Thursday, October 30, 2014

Successful Patient: Doctors Writing Books

The November 2014 issue of The Atlantic contains an article by Meghan O'Rourke entitled "Doctors Tell All: And It's Far Worse Than You Think." A little bit of hyperbole that turns out to be justified. It's a fascinating article that I highly recommend everyone read, especially if you're interested in medicine and the future of healthcare in America. And especially if you're a patient or taking care of someone with chronic illness.

O'Rourke discusses the following books by physicians:
  • Being Mortal: Medicine and What Matters in the End by Atul Gawande
  • Internal Medicine: A Doctor's Stories by Terrence Holt
  • Doctored: The Disillusionment of an American Physician by Sandeep Jauhar
  • What Doctors Feel: How Emotions Affect the Practice of Medicine by Danielle Ofri
  • The Good Doctor: A Father, a Son, and the Evolution of Medical Ethics by Barron H. Lerner
  • The Doctor Crisis: How Physicians Can, and Must, Lead the Way to Better Health Care by Jack Cochran and Charles Kenney
  • God's Hotel: A Doctor, a Hospital, and a Pilgrimage to the Heart of Medicine by Victoria Sweet

My first thought after reading this article was that Capitalism has ruined medicine. We need to think about that if we want to rein in healthcare costs and return to a healthcare system that truly cares about and for patients and outcomes and wellness rather than how much to charge for a service and whether or not it's covered by insurance.

As I read, I missed my childhood family doctor, Dr. Sisson. His confidence in his knowledge and skill, and his gentleness with his patients and his words, instilled calm in me and trust. If Dr. Sisson told me to do something, I did it. At the same time, I remember my mother asking him questions, sometimes pointed ones, and he answered every single one, no matter how long it took. Dr. Sisson made house calls. That's rare now. I've heard of physicians in rural areas or much smaller towns who still make house calls, but in a big urban area?  No. Dr. Sisson also wasn't afraid to allow his face to show concern or his relief, or even anger. He possessed bottomless patience with kids. I miss him, which doesn't mean my own medical team doesn't measure up to him.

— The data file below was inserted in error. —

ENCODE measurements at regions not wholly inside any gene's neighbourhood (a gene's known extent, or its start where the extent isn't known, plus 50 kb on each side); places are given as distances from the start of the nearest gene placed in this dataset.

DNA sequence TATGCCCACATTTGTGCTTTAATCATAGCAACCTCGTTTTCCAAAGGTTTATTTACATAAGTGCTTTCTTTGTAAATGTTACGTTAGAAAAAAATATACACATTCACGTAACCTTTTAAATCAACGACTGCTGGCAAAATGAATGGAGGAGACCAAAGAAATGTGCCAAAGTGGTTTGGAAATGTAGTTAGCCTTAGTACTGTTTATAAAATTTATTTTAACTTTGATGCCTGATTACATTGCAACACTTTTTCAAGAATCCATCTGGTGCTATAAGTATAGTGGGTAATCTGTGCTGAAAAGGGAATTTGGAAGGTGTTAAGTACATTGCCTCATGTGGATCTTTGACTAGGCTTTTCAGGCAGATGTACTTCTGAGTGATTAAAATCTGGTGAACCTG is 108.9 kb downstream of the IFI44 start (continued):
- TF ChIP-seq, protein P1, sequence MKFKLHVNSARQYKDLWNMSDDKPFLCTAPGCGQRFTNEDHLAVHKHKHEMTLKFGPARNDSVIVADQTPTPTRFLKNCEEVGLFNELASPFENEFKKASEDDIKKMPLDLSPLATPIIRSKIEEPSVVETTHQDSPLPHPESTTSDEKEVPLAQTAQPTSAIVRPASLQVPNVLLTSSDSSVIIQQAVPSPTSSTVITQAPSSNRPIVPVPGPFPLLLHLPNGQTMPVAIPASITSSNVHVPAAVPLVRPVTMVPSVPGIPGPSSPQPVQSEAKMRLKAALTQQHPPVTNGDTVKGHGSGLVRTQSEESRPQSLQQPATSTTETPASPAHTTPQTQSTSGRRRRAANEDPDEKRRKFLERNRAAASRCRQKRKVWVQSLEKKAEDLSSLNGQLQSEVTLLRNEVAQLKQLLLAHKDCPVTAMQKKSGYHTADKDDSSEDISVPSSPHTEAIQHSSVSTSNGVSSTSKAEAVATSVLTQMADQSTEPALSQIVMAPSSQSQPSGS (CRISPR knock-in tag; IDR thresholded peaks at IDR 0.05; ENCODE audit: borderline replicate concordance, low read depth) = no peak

As I read O'Rourke's article, I couldn't help but wonder what my own primary physician and my four specialists on my medical team thought, how they felt, if they'd agree with the author-doctors, and why they became doctors. My primary physician knows me extremely well after 22 years of being my doctor. I can talk with her about anything. She has found me excellent specialists when I've needed them. I know she cares about my wellness and that I take care of myself. I believe everyone on my medical team thinks and feels about me the way she does, for the most part. But I couldn't help having the urge to send them all copies of O'Rourke's article and asking them what they thought about it.

Illustration: Kevin Van Aelst

As I've written before, communication is the key to a successful patient-doctor relationship. You want a doctor who's a good communicator and a good listener, and you need to be the same. Trust, successful treatments, and good outcomes all hinge on communication. Several of the doctor-authors comment that time restrictions often make good communication nearly impossible for both them and their patients. The time restrictions originate from the need to fit in as many patients as possible in a day in order to be able to make the money the clinic needs to stay afloat.  It was really interesting to read descriptions of the demands on a doctor's time and paperwork wins for eating up the most time when a doctor would rather spend the most time treating patients.


I think insurance companies have played a major role in damaging the practice of medicine. They have influenced more and more what hospitals, doctors, and other healthcare providers charge patients, creating a "need" for insurance for patients who cannot afford the costs on their own. It's a sinister loop that we're all stuck in. Which makes a single-payer system that much more appealing (and needed).  Break the loop. For those in America who oppose the single-payer system, let me just say that we already have a single-payer system in place for all people aged 65+.  How much would it take to extend this system to everyone?

Another way to break the loop is to eliminate the need for insurance coverage except for hospitalizations and chronic illnesses.  Force the providers to lower their fees so that patients can pay out of pocket. Eliminate one layer of paperwork (to insurance companies) and open up medical care to the doctors' control again.

Once again The Atlantic has covered an important issue in a thought-provoking and intelligent way.  Please take a few minutes to read this article and open up a discussion with your family, friends, and your medical team.....

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